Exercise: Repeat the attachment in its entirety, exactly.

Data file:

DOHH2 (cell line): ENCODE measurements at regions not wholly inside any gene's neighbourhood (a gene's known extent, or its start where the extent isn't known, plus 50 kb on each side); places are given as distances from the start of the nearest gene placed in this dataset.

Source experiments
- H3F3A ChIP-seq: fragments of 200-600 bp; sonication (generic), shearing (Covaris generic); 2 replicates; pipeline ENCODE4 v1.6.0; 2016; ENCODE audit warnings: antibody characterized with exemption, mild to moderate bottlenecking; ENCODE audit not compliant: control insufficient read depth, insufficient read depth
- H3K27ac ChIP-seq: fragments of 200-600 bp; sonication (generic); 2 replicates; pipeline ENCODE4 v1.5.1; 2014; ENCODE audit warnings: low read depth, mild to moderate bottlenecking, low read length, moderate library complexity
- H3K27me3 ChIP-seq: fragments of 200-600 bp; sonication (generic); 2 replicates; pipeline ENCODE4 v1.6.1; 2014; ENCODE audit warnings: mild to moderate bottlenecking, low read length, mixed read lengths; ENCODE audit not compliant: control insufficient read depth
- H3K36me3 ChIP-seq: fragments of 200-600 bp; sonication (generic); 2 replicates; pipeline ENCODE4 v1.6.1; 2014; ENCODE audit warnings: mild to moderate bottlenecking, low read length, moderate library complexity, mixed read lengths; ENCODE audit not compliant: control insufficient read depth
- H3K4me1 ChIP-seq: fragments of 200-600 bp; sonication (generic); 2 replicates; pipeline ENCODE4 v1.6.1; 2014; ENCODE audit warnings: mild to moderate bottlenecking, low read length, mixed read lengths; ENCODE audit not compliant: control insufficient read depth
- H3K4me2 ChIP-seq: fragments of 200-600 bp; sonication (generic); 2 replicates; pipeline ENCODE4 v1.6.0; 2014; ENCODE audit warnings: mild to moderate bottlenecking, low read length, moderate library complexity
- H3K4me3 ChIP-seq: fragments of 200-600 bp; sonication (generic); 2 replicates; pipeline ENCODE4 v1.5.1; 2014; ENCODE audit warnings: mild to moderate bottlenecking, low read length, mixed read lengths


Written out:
DOHH2 (cell line): ENCODE measurements at regions not wholly inside any gene's neighbourhood (a gene's known extent, or its start where the extent isn't known, plus 50 kb on each side); places are given as distances from the start of the nearest gene placed in this dataset.

Source experiments
- H3F3A ChIP-seq: fragments of 200-600 bp; sonication (generic), shearing (Covaris generic); 2 replicates; pipeline ENCODE4 v1.6.0; 2016; ENCODE audit warnings: antibody characterized with exemption, mild to moderate bottlenecking; ENCODE audit not compliant: control insufficient read depth, insufficient read depth
- H3K27ac ChIP-seq: fragments of 200-600 bp; sonication (generic); 2 replicates; pipeline ENCODE4 v1.5.1; 2014; ENCODE audit warnings: low read depth, mild to moderate bottlenecking, low read length, moderate library complexity
- H3K27me3 ChIP-seq: fragments of 200-600 bp; sonication (generic); 2 replicates; pipeline ENCODE4 v1.6.1; 2014; ENCODE audit warnings: mild to moderate bottlenecking, low read length, mixed read lengths; ENCODE audit not compliant: control insufficient read depth
- H3K36me3 ChIP-seq: fragments of 200-600 bp; sonication (generic); 2 replicates; pipeline ENCODE4 v1.6.1; 2014; ENCODE audit warnings: mild to moderate bottlenecking, low read length, moderate library complexity, mixed read lengths; ENCODE audit not compliant: control insufficient read depth
- H3K4me1 ChIP-seq: fragments of 200-600 bp; sonication (generic); 2 replicates; pipeline ENCODE4 v1.6.1; 2014; ENCODE audit warnings: mild to moderate bottlenecking, low read length, mixed read lengths; ENCODE audit not compliant: control insufficient read depth
- H3K4me2 ChIP-seq: fragments of 200-600 bp; sonication (generic); 2 replicates; pipeline ENCODE4 v1.6.0; 2014; ENCODE audit warnings: mild to moderate bottlenecking, low read length, moderate library complexity
- H3K4me3 ChIP-seq: fragments of 200-600 bp; sonication (generic); 2 replicates; pipeline ENCODE4 v1.5.1; 2014; ENCODE audit warnings: mild to moderate bottlenecking, low read length, mixed read lengths